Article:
Winter Walking in Tenerife - Back in Blighty

Mike Patey

our mid-week hike this week we continued our quest to rove further from our home area and find new, interesting destinations for our constitutional exertions. Having done extensive fly-fishing for trout in the past I was interested in the area of Hampshire renowned for its clear, clean chalk streams and rivers.

I could not find a likely candidate on Wikiloc and having searched the web I fell back on a usually reliable source, iFootpath utilizing their app on iPad. This activity took me to a 7.5 mile circular trail starting in Stockbridge, arguably the capital of trout fishing in Hampshire, which sits astride the famous River Test.

Situated 65 miles from London on the A30, Stockbridge is first mentioned in the Charter Rolls of 1239, appearing as Stocbrigge. In Inquisitions post mortem of 1258, (local inquiries into valuable properties, in to discover the income and rights due to the crown and who the heir should be), it appears as Stokbregg. The town was the scene of the capture of Robert of Gloucester by William of Ypres in 1141. Edward I stayed there in August 1294, as did the last Catholic King, James II, on his way to Salisbury to meet the forces of the Prince of Orange. He dined at the still existing Swan Inn in November 1688.

The town was given the right to hold a market before 1190 in the reign of Richard I, reviewed and confirmed in 1200 and extended to an annual three-day fair by Henry III. In the 12th century, the town consisted almost wholly of one long wide street and it is to this characteristic that it owed its early name of Le Street. The town grew and prospered as an unincorporated mesne borough before - probably because of plague - the place became almost deserted and the poverty of the remaining inhabitants was so great that the market, which had been confirmed to the town by Henry V and Henry VI, was discontinued.

By the mid-Tudor era, under Edward VI, the wealthy burgages (tenures) numbered 58, partly in consequence of this, in 1562, two members of parliament were granted. Charles I had confirmed the right to annual fairs in 1641, however during the start of the nineteenth century a marked decline in trade was noted at the three agricultural fairs, with only one continuing until after 1911.

Finding a convenient parking place in the High Street near the Grosvenor Hotel we changed into our boots and set off in an easterly direction crossing two bridges across the Test towards our first waypoint the Roman Road. Climbing one of the moderate slopes to the Roman Road and then continuing on through a steep path between hedges we eventually came upon a chicken run on our left which was a reminder to look for a stile hidden in the hedge on our right. This took us to an open field, the edge of which we followed for about three quarters of a mile, before we turned in a southerly direction and climbed uphill near where a Racecourse operated until 1898.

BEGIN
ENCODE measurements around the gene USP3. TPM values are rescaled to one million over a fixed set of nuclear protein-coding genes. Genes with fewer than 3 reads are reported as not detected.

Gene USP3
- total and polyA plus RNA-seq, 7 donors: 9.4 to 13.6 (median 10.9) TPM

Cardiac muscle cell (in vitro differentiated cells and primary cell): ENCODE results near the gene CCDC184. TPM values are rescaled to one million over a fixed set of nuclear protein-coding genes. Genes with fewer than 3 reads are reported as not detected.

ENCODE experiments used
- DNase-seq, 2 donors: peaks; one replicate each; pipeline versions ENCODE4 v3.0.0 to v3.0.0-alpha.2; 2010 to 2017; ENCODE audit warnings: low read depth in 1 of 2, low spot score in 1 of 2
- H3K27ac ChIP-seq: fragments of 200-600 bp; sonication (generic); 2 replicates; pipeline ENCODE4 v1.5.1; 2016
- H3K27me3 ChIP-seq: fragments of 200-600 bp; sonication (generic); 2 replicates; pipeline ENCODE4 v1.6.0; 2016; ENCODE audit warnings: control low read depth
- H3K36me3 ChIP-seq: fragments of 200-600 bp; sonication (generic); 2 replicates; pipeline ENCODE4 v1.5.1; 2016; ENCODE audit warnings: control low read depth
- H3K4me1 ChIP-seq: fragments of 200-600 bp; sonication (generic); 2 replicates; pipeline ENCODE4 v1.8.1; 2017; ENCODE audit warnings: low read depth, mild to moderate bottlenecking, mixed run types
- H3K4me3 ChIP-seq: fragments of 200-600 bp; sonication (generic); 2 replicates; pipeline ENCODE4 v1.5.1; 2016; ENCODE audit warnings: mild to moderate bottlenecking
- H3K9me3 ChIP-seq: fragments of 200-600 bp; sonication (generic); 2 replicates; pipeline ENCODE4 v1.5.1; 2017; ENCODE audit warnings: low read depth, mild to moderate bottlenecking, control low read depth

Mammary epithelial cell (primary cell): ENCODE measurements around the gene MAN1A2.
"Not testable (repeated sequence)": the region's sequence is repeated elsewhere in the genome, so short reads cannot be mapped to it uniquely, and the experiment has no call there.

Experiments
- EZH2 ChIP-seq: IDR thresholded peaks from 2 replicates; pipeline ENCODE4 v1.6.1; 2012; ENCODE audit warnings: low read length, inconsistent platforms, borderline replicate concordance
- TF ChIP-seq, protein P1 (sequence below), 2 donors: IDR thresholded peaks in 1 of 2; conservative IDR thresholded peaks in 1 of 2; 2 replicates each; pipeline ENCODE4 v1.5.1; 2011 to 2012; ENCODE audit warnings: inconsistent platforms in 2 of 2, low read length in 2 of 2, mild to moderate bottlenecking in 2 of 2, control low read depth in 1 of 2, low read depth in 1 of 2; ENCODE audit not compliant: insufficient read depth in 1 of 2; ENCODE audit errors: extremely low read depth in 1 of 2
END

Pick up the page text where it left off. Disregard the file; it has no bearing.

The first racing at Stockbridge took place on Houghton Down from, at the latest, 1775, and possibly earlier. By 1839 a new course had been developed on Danebury Hill near Nether Wallop. The course is associated with leading Victorian trainer John Day who, together with stable jockey Tom Cannon, sent out multiple Classic winners. He trained from stables at Danebury House, built in 1832 by Lord George Bentinck, adjacent to the track and now the headquarters of a winery. Another important, but short-lived figure in the history of the course was Harry, Marquis of Hastings, who had horses trained at Stockbridge in the 1860s. A notable visitor to the track was King Edward VII, who, whilst still Prince of Wales, watched his horse, Counterpane, come last in the Stockbridge Cup and then fall down dead. It is reported that souvenir hunters pulled out every hair of its tail . It is also to be noted that, when in Stockbridge, Lilly Langtree stayed with the prince at a house in Stockbridge, now the site of N J Stokes Garage. In 1898, the land on which the eastern end of the course stood was inherited by Marianne Vaudrey who strongly disapproved of gambling, and therefore refused to extend the lease. At the time, Jockey Club rules stated that all racecourses should have a straight mile and since Stockbridge's straight mile extended into this area of land, the course was forced to close. The final meeting took place on 7 July 1898.